A flotilla of nine fishing boats—their passengers wielding picket signs instead of fishing poles—blocked the grain ship Mary H from docking in Kalama, Washington, May 7. At the same time, a community picket onshore turned workers away from the grain terminal. The action by longshore workers and supporters was part of the escalating conflict between the region’s grain shippers and the West Coast longshore union, ILWU.
Workers say it's a new era as they become owners of their window-making cooperative. In 2008 and again in 2012 they occupied their factory to keep management from removing machinery. Now they own those machines. Photo: New Era Windows Cooperative.
Yesterday—April 24th—was a red-letter day in the annals of worker mobilization in post-collective-bargaining America. In Chicago, hundreds of fast-food and retail employees who work in the Loop and along the Magnificent Mile called a one-day strike and demonstrated for a raise to $15-an-hour and the right to form a union. At more than 150 Wal-Mart stores across the nation, workers and community activists called on the chain to regularize employees’ work schedules. And under pressure from an AFL-CIO-backed campaign of working-class voters who primarily aren’t union members, the county supervisors of New Mexico’s Bernalillo County voted to raise the local minimum wage.
What has 18 owners, no bosses and high hopes for fostering workplace democracy in America? New Era Windows LLC, a worker-owned cooperative formed last year by members of United Electrical Workers (UE) Local 1110.
On Saturday, April 6th, passers-by will be treated to the sight of a large picket outside of Minnesota’s highest volume liquor store, Chicago-Lake liquors. Picketers will hold signs and chant slogans of support for the workers of the store, five of whom were fired after asking for higher wages as a part of a union drive with the Industrial Workers of the World.
This past Tuesday evening the I.W.W. (Industrial Workers of the World) Sisters' Camelot Canvass Union made an offer to the managing collective in an effort to end the strike which has been going on since March 1. The managing collective has been given until the end of Monday, April 8 to decide whether or not to accept. This offer has consolidated the much longer original list of terms for the negotiation of the union's existence down to a list of eight terms, with the logistical details of how they would work clearly defined.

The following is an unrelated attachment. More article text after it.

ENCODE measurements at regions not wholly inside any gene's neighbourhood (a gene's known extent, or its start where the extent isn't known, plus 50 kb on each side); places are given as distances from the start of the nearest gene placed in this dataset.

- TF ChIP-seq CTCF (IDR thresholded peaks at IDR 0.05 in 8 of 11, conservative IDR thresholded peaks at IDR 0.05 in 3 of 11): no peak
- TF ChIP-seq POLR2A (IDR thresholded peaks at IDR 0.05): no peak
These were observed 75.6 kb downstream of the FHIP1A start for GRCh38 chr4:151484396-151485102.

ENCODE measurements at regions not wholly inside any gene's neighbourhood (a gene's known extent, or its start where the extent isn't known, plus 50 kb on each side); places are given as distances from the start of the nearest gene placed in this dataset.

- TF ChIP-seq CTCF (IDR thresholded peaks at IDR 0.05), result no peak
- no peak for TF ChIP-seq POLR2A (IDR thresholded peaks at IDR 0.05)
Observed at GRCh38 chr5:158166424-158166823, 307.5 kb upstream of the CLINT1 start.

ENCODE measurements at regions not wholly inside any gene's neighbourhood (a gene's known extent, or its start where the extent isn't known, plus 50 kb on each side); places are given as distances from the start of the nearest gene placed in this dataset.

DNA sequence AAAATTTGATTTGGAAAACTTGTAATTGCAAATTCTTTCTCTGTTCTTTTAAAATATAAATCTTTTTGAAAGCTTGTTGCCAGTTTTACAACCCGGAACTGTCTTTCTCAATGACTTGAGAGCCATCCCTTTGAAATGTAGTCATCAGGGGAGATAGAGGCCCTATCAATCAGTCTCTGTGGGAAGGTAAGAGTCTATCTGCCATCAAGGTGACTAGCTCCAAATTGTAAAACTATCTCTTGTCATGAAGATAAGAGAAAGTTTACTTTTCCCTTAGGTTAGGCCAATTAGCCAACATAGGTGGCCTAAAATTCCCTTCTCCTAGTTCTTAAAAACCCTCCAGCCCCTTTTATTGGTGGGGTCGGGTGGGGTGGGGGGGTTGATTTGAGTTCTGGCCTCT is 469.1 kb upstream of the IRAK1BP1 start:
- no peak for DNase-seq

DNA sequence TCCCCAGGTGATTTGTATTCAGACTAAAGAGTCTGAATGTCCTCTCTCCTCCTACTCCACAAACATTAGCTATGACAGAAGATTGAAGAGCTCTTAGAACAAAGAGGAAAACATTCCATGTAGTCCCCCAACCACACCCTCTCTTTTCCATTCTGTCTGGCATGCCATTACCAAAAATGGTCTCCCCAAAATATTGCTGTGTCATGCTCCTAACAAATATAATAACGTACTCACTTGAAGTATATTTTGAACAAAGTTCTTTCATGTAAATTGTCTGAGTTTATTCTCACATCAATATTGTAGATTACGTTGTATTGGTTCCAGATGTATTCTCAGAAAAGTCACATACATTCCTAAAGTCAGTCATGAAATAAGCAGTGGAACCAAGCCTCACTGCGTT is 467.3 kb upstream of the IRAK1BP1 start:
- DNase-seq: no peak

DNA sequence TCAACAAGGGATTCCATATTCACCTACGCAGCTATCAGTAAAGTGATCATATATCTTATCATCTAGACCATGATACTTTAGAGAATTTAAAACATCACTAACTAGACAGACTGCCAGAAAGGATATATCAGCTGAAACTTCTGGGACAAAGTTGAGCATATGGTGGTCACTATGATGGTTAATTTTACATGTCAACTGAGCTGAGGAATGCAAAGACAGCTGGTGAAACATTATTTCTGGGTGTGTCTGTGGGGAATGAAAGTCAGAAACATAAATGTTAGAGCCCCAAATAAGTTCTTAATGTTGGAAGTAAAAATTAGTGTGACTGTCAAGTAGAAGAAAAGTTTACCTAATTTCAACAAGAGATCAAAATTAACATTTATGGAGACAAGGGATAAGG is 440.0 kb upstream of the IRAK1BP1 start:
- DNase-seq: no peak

The ITUC has welcomed the release of Russian trade union leader Valentin Urusov from prison. In early 2008 Urusov, a miner and trade union leader, was detained by the authorities, alleging narcotics possession. However, his arrest coincided suspiciously with preparations for a protest rally by workers at the state-owned Alrosa diamond mining company – a rally which Urusov helped organise. He was sentenced to six years in a penal colony: http://www.equaltimes.org/news/valentin-urusov-a-trade-union-prisoner-of-conscience
Workers at a French greetings card firm on Friday sequestered the head of their company and the chief of the Dutch firm which owns it after sacked employees were told they would not get their dues. The protest at the office of French firm Edit66 and the Dutch owner Mercurius, targeted their two chiefs Paul Denis and Merthus Bezemer.
The IWW currently has two priority campaigns in London. First, there is a major campaign at John Lewis, which has just landed a major victory. Workers have won an immediate and backdated pay rise of 9 percent following the threat of strikes.
Sometimes organizers behave like jerks towards members with bad ideas, which is counterproductive. Just as often, people hesitate and look the other way in response to bad ideas. This response is a mistake. It misses the importance of what I like to call “Average Wobbly Time.” Every Wobbly decides somewhere along the line to commit to the IWW.
We periodically ask our readers and supporters to support us with a financial donation. We are hoping to raise $500 this Spring for our ongoing operations. We've been busy lately fixing technical problems, planning improvements for our tech infrastructure, and talking about how we can bring more original content in the future to our readers.
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What we've been up to lately:
Server improvements and optimization: You may have noticed that the website hasn't been down very much in the past month. Dave and Chuck have been busy cleaning up the server, slaying evil spambots and otherwise optimizing the server and websites. This is necessary so we can make further tech improvements and have a stable environment to publish more original content.
Infoshop News: We recently started a project which will upgrade Infoshop News to the latest version of Drupal, a popular content management system. This will allow us to do more interesting things with Infoshop News, from multimedia to subject tagging. This new software will also help us prevent downtime problems. We expect this project to be finished by the end of Summer 2013.
Infoshop Library: This week we will resume adding content to the Infoshop Library (http://www.infoshop.org/Library), which has been relocated to new software on our site. Content from the old library will be re-added to the library in the next couple of months. We will also be planning ways for more volunteers to get involved with this project.
Infoshop OpenWiki: The wiki is currently offline, but the old wiki content will be migrated to the website in the next couple of months.
Infoshop Forums: The Infoshop Forums will be migrated to our Drupal website this summer. We haven't decided yet if old content and user accounts will be migrated.
If you'd like to help with any of this, please get in touch!